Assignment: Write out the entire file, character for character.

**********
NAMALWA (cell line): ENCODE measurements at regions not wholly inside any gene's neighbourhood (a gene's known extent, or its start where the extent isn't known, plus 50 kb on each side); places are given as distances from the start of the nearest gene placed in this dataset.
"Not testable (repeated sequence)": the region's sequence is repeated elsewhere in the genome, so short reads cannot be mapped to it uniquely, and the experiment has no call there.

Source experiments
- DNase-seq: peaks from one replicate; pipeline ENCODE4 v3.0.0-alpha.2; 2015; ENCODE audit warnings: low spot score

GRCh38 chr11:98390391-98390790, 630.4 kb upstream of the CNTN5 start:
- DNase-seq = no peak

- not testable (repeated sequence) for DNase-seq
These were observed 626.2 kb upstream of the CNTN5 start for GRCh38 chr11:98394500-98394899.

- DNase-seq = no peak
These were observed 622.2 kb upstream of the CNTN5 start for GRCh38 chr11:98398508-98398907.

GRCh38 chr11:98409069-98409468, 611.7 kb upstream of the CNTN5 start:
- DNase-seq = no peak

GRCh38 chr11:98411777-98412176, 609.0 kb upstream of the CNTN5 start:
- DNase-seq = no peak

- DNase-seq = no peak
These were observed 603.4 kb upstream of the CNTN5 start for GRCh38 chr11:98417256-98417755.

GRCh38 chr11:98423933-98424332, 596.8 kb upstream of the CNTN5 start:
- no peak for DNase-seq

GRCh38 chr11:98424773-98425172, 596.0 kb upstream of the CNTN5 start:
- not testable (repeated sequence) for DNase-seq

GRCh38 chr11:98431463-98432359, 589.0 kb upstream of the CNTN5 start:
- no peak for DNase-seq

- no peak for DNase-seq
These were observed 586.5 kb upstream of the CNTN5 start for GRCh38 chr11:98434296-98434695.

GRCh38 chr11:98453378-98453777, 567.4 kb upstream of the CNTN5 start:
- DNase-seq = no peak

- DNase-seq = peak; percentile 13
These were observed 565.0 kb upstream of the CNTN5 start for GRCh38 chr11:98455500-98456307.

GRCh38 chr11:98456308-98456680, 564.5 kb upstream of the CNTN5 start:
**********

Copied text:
NAMALWA (cell line): ENCODE measurements at regions not wholly inside any gene's neighbourhood (a gene's known extent, or its start where the extent isn't known, plus 50 kb on each side); places are given as distances from the start of the nearest gene placed in this dataset.
"Not testable (repeated sequence)": the region's sequence is repeated elsewhere in the genome, so short reads cannot be mapped to it uniquely, and the experiment has no call there.

Source experiments
- DNase-seq: peaks from one replicate; pipeline ENCODE4 v3.0.0-alpha.2; 2015; ENCODE audit warnings: low spot score

GRCh38 chr11:98390391-98390790, 630.4 kb upstream of the CNTN5 start:
- DNase-seq = no peak

- not testable (repeated sequence) for DNase-seq
These were observed 626.2 kb upstream of the CNTN5 start for GRCh38 chr11:98394500-98394899.

- DNase-seq = no peak
These were observed 622.2 kb upstream of the CNTN5 start for GRCh38 chr11:98398508-98398907.

GRCh38 chr11:98409069-98409468, 611.7 kb upstream of the CNTN5 start:
- DNase-seq = no peak

GRCh38 chr11:98411777-98412176, 609.0 kb upstream of the CNTN5 start:
- DNase-seq = no peak

- DNase-seq = no peak
These were observed 603.4 kb upstream of the CNTN5 start for GRCh38 chr11:98417256-98417755.

GRCh38 chr11:98423933-98424332, 596.8 kb upstream of the CNTN5 start:
- no peak for DNase-seq

GRCh38 chr11:98424773-98425172, 596.0 kb upstream of the CNTN5 start:
- not testable (repeated sequence) for DNase-seq

GRCh38 chr11:98431463-98432359, 589.0 kb upstream of the CNTN5 start:
- no peak for DNase-seq

- no peak for DNase-seq
These were observed 586.5 kb upstream of the CNTN5 start for GRCh38 chr11:98434296-98434695.

GRCh38 chr11:98453378-98453777, 567.4 kb upstream of the CNTN5 start:
- DNase-seq = no peak

- DNase-seq = peak; percentile 13
These were observed 565.0 kb upstream of the CNTN5 start for GRCh38 chr11:98455500-98456307.

GRCh38 chr11:98456308-98456680, 564.5 kb upstream of the CNTN5 start: